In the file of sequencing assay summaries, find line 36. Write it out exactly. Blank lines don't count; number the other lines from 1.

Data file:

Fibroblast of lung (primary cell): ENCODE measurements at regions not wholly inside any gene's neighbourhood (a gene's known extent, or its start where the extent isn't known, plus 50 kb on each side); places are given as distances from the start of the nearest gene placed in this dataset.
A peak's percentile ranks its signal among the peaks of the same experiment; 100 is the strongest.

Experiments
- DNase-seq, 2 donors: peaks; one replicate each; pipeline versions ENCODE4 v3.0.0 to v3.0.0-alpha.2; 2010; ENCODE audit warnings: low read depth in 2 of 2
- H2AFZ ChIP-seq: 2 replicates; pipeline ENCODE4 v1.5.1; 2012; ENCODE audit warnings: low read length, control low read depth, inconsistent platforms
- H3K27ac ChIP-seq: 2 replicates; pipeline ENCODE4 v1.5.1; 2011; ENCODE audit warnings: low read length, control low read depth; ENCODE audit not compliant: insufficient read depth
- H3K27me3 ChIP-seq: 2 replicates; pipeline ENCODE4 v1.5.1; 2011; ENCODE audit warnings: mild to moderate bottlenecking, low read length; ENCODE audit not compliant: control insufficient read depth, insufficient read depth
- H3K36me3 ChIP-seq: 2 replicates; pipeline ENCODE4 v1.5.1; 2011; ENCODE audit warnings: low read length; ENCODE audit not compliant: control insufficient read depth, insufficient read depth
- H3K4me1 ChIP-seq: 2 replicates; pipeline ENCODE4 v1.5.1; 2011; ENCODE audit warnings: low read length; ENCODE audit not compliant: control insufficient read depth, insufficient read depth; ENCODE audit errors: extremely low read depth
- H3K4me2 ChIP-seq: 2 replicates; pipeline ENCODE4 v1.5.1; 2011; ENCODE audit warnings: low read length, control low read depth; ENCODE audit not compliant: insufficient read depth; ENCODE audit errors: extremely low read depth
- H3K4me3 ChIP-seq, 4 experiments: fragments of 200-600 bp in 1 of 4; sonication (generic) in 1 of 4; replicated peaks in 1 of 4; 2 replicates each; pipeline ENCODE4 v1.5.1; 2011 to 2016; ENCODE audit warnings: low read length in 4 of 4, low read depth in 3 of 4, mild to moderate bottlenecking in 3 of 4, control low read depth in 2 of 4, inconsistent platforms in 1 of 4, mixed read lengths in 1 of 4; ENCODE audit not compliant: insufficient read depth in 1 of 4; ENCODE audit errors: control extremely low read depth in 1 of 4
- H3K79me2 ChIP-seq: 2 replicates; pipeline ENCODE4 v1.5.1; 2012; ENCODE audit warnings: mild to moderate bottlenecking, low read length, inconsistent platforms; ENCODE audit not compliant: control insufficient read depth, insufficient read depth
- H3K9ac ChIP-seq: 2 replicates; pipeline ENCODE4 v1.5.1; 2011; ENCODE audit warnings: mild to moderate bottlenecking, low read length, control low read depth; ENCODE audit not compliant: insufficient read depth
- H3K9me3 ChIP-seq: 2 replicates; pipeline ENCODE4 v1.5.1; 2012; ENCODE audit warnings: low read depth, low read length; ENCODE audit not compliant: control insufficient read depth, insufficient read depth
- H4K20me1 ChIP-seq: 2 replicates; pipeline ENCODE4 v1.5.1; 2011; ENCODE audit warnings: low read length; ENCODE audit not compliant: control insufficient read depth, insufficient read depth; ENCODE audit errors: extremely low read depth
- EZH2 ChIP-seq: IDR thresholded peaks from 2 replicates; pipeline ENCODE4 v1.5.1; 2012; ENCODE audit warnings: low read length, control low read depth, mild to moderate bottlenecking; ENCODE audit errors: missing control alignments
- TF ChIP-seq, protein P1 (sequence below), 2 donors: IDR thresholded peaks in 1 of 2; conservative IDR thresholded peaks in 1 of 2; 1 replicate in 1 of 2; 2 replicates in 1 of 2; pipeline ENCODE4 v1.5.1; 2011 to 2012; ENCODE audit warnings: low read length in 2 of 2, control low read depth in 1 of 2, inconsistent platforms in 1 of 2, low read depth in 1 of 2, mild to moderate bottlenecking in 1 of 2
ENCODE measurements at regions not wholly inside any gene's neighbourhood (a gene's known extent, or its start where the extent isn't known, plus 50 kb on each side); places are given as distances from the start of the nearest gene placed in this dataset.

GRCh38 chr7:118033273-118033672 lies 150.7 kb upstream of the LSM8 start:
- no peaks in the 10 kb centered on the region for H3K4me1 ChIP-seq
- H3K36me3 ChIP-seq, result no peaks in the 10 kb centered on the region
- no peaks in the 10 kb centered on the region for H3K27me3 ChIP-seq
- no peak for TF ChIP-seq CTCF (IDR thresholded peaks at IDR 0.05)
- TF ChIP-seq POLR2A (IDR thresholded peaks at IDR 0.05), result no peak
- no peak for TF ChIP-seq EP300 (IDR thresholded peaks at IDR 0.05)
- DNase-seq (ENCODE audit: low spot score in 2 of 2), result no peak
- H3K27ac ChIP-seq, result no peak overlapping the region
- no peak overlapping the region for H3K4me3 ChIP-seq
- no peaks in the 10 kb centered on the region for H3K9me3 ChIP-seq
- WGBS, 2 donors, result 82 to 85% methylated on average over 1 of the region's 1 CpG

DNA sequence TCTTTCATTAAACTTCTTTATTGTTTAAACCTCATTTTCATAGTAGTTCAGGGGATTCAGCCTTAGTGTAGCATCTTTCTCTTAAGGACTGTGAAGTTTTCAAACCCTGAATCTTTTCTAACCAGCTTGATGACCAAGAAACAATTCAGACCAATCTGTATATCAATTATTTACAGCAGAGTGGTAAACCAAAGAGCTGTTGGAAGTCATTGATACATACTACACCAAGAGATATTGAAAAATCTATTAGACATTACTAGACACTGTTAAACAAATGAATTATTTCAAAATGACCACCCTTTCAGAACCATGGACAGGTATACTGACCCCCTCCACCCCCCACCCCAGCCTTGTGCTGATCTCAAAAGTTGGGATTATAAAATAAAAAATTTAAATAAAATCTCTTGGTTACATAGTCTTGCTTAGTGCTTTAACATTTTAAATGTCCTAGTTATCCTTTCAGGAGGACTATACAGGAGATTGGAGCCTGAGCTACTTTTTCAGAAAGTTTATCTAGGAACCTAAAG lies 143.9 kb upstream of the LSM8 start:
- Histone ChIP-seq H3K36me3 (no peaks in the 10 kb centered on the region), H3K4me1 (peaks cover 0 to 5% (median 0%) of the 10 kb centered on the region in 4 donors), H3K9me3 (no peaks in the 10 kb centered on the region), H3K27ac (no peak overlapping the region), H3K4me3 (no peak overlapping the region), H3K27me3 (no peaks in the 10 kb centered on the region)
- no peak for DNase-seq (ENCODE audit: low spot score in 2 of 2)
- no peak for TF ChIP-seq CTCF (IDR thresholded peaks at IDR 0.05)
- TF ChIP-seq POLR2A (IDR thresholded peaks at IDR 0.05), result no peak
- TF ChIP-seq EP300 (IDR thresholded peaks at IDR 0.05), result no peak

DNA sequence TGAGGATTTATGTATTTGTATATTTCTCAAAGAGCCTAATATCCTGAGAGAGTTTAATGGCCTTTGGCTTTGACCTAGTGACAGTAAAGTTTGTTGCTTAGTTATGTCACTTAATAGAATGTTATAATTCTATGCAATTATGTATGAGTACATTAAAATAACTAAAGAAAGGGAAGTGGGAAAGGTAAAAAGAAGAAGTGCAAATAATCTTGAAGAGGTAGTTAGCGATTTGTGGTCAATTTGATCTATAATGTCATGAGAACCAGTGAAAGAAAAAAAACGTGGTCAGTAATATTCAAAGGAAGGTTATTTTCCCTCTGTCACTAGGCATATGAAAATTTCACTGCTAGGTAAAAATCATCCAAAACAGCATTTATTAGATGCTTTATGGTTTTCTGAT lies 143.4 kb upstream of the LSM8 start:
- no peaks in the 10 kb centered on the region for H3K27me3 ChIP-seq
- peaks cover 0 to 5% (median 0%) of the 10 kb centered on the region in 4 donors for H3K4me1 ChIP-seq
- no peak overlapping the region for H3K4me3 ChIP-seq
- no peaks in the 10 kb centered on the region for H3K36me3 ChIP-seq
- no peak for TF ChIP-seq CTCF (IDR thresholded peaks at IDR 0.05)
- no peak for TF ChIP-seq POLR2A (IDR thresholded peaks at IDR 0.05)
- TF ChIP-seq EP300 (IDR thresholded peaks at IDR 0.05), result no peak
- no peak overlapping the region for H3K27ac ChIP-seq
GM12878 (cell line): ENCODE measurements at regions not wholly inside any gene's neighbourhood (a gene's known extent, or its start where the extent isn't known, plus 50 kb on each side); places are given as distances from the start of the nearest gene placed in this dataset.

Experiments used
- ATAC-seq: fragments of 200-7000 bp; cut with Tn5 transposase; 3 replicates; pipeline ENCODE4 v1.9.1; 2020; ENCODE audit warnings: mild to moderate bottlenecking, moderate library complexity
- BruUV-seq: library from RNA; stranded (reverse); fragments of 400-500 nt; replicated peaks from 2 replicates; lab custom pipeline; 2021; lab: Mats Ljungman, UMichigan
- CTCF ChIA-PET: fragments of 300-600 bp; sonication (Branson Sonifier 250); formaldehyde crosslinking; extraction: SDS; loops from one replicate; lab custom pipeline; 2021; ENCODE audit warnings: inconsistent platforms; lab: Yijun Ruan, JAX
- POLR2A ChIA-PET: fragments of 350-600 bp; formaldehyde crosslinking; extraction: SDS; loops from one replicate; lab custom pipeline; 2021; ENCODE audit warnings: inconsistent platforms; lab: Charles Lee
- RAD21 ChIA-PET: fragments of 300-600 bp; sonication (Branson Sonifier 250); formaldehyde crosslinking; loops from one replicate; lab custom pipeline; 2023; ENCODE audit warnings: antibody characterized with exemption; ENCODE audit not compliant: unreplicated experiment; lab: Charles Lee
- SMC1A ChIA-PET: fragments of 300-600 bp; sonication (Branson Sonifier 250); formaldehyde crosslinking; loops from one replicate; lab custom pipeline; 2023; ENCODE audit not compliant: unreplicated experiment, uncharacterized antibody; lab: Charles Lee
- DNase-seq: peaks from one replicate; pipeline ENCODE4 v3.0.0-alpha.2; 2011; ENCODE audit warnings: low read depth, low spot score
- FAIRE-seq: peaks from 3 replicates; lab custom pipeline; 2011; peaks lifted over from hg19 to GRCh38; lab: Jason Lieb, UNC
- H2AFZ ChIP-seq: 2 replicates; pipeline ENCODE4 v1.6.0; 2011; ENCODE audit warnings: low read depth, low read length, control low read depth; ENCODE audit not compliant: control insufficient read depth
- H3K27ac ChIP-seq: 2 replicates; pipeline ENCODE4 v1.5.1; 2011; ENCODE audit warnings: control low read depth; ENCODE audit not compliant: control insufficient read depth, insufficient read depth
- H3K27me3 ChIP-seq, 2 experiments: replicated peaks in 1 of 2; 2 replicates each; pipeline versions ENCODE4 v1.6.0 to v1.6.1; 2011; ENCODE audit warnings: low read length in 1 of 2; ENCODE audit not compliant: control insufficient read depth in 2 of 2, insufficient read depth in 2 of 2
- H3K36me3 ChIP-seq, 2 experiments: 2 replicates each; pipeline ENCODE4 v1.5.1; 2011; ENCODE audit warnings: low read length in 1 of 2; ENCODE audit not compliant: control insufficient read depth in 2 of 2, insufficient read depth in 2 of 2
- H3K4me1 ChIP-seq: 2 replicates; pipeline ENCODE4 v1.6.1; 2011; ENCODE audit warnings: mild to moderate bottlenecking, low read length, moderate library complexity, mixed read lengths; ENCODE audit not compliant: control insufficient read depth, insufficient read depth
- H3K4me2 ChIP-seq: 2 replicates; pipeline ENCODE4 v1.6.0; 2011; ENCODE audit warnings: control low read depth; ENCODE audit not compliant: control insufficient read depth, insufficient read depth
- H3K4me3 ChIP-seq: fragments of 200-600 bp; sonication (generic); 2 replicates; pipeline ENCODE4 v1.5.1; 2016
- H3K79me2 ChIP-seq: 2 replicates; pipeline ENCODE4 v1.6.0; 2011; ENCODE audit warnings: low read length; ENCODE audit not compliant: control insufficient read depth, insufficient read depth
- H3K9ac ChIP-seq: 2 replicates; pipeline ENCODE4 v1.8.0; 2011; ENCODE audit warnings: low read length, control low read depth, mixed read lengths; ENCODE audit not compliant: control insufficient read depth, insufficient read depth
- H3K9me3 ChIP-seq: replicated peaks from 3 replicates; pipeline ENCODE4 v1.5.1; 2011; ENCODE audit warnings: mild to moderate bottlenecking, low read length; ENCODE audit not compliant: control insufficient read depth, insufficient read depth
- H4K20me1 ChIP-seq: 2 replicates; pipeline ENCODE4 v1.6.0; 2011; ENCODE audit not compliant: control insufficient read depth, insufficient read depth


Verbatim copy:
- TF ChIP-seq EP300 (IDR thresholded peaks at IDR 0.05), result no peak